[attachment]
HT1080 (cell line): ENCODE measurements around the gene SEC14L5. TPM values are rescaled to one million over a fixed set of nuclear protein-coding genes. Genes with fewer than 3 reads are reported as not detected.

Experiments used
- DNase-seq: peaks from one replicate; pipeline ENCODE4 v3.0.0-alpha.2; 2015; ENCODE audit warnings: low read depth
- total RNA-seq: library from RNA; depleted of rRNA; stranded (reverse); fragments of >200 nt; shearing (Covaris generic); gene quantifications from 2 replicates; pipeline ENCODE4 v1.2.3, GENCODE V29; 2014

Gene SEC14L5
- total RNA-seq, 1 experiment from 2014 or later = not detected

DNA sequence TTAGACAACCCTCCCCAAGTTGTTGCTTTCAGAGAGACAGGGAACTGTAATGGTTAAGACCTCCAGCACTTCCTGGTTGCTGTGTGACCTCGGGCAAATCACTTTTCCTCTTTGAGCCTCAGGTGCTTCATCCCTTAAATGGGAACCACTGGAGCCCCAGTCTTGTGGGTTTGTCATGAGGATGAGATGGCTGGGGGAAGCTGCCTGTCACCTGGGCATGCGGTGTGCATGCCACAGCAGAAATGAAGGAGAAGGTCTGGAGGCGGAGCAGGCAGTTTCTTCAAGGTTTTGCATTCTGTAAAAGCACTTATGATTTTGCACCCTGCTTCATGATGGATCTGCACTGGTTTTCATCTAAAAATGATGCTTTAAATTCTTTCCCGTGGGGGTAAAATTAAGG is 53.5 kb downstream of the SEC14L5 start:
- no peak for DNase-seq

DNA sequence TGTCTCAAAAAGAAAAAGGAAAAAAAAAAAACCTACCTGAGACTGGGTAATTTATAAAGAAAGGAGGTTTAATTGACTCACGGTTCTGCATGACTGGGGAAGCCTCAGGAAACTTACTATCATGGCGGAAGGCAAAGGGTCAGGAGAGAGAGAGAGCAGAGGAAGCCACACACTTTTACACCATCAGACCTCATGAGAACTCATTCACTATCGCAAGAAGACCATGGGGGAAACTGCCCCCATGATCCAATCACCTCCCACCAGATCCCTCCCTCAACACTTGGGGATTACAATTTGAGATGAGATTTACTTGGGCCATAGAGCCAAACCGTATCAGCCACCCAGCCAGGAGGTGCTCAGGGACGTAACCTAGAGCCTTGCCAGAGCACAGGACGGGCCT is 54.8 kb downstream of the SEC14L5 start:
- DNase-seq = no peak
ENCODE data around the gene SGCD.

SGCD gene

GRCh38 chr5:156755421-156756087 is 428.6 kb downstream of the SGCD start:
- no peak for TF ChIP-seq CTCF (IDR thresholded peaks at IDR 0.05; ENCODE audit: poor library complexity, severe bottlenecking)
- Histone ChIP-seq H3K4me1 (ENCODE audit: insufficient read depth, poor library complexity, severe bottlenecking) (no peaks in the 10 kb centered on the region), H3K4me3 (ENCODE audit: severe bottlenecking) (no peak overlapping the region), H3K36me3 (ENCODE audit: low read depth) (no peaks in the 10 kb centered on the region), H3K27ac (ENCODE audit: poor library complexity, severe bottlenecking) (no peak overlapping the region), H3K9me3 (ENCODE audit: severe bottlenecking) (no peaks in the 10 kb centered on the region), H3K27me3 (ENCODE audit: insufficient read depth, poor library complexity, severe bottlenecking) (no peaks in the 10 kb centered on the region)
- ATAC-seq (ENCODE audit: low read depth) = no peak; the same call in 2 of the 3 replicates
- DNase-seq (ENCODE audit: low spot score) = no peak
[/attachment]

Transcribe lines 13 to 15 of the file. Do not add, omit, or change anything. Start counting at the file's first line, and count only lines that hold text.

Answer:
GRCh38 chr5:156755421-156756087 is 428.6 kb downstream of the SGCD start:
- no peak for TF ChIP-seq CTCF (IDR thresholded peaks at IDR 0.05; ENCODE audit: poor library complexity, severe bottlenecking)
- Histone ChIP-seq H3K4me1 (ENCODE audit: insufficient read depth, poor library complexity, severe bottlenecking) (no peaks in the 10 kb centered on the region), H3K4me3 (ENCODE audit: severe bottlenecking) (no peak overlapping the region), H3K36me3 (ENCODE audit: low read depth) (no peaks in the 10 kb centered on the region), H3K27ac (ENCODE audit: poor library complexity, severe bottlenecking) (no peak overlapping the region), H3K9me3 (ENCODE audit: severe bottlenecking) (no peaks in the 10 kb centered on the region), H3K27me3 (ENCODE audit: insufficient read depth, poor library complexity, severe bottlenecking) (no peaks in the 10 kb centered on the region)